THROUGHOUT the summer there has been a general feeling was that Dublin had a good seventy minutes in them.
The problem was that it was spread over the course of five championship games. Their heroic efforts to overturn a ten point deficit at Croke Park on Sunday means that there won't be quite the same sort of inquest following their 2009 collapse against Kerry. Indeed had it not been for a terrific save by David Clarke to deny Bernard Brogan with four minutes to go who knows what might have transpired. And defeated Dublin boss, Pat Gilroy, speaking in the aftermath of the All Ireland champions exit, believed that the 2010 player of the year had answered his critics despite a less than glorious summer.
'I think at that stage we had such momentum that if a goal had gone in we probably might have gone on to win it. 'I guess we have a lot to thank him for. He was winning balls and people were hanging out of him and I don't think we would have been in that position without him.
'Bernard gets a hard time, and he is probably expected to score 2-10 every game, but he does a lot of work off the ball. 'He had a very honest year, he is very committed and he is a guy you can rely on.' Gilroy drew criticism later on in the day for the introduction of Alan Brogan, who went into the game with a groin injury. Having been introduced at half time, the 2011 player of the year lasted just 18 minutes but Gilroy claimed it was a risk worth taking. 'He got a painkiller and felt he was good enough to go but he just couldn't run when he was on.
'It was a gamble and it backfired, but in fairness when you have a player like him it was one of those things that you want to try.' Gilroy was flanked at Sunday's press conference by captain, Bryan Cullen, and while the question of Dublin's hunger was brought up for what seemed the 100th time, the Skerries Harps man remained calm. 'I'd like to think the lads wanted to win this year just as much as last year. I think you saw that from the efforts out there, the lads threw the kitchen sink at it. 'At the end of the first half and beginning of second we were struggling to click into gear.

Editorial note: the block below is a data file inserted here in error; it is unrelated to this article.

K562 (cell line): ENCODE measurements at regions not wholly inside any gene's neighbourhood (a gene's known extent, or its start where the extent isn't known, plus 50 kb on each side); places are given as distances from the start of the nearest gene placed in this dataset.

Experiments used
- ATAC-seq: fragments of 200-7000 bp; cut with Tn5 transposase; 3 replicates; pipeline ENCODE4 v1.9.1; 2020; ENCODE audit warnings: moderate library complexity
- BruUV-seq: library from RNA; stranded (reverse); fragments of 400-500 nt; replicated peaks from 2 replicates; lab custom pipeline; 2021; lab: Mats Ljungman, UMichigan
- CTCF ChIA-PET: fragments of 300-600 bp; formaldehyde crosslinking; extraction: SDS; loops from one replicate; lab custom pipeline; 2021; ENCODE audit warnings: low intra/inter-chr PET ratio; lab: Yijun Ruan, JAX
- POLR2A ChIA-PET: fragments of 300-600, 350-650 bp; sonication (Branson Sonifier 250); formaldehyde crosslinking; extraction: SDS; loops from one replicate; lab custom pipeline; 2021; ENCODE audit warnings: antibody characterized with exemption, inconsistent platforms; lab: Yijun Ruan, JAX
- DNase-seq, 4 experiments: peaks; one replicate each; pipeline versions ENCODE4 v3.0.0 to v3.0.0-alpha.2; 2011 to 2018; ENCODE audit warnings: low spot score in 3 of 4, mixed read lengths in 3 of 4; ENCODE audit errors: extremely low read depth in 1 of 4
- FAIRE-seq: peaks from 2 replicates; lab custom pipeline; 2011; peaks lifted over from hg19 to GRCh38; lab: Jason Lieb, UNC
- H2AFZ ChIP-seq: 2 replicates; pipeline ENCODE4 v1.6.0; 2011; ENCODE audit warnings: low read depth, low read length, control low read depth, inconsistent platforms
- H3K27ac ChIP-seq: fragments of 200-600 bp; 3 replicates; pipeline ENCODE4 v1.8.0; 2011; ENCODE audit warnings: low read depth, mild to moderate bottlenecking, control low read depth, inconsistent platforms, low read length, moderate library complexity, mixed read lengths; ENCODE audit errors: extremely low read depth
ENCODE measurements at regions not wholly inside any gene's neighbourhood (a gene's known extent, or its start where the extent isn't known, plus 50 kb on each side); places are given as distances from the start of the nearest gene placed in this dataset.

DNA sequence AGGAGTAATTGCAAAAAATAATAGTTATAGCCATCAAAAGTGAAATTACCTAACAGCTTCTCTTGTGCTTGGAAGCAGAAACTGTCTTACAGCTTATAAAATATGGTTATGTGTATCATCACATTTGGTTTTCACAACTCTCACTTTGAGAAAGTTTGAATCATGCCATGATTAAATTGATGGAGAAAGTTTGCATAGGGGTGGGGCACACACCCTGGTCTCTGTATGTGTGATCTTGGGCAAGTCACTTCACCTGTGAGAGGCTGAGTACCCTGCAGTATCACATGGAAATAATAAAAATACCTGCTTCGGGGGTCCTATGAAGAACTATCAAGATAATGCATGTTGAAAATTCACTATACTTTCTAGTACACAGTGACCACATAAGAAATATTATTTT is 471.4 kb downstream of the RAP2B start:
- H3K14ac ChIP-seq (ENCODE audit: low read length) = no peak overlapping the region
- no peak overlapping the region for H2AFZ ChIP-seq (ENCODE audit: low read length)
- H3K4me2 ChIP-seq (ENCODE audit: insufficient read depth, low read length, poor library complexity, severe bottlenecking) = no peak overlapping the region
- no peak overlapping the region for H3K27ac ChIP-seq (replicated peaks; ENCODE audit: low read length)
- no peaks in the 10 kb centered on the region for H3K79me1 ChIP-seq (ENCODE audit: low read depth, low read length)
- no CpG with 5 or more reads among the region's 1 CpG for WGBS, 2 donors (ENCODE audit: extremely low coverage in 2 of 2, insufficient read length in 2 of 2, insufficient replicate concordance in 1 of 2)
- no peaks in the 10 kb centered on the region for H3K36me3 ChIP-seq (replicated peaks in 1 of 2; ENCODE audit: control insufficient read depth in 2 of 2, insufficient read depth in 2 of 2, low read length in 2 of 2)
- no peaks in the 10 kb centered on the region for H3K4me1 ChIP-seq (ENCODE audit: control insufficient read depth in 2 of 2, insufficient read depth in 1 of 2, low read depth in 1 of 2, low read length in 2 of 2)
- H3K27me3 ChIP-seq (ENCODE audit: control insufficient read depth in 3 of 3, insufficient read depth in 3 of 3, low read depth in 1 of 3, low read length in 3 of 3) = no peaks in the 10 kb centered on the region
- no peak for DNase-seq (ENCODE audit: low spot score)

'Mayo are a good side and when they have possession they can hurt you.' It was point that Gilroy was also intent on making. 'Other teams get better, I couldn't fault any player for their application, they probably did everything even more so than last year. 'And I think physically they were probably a step above where they were last year.' Prior to the game the midfield tussle had been a cause for concern, but Gilroy believes that it was in the loose ball department where Mayo ultimately came out on top.
'The statistics show we won fourteen kick outs in the first half and they only won eight, but they were taking the ball off us as soon as we were winning it. 'In the second half we were a lot harder in terms of holding onto possession and we moved it quicker.' One of the key men behind Dublin's remarkable transformation was Michael Dara Macauley and Gilroy was full of praise for the Ballyboden St Endas star after the game.
'He made some great runs in first half. We didn't get much off them whereas we should have got maybe one or two more scores off them in the first half, maybe even a goal. Michael is one of those guys who is incredibly strong mentally 'As a group the way they finished the game was at least some sort of consolation. If we had finished the second half the way we did the first half there would have been a lot of soul searching.
'But we all had things to think about and understand why we got into the position we did.' Nonetheless Gilroy refused to be drawn on his own position for next year. 'I don't even know what I'm doing next week never mind next year. This is not the time to think of those things, it's very raw at the minute. 'I'm going to go away for a week or two and have a good think.'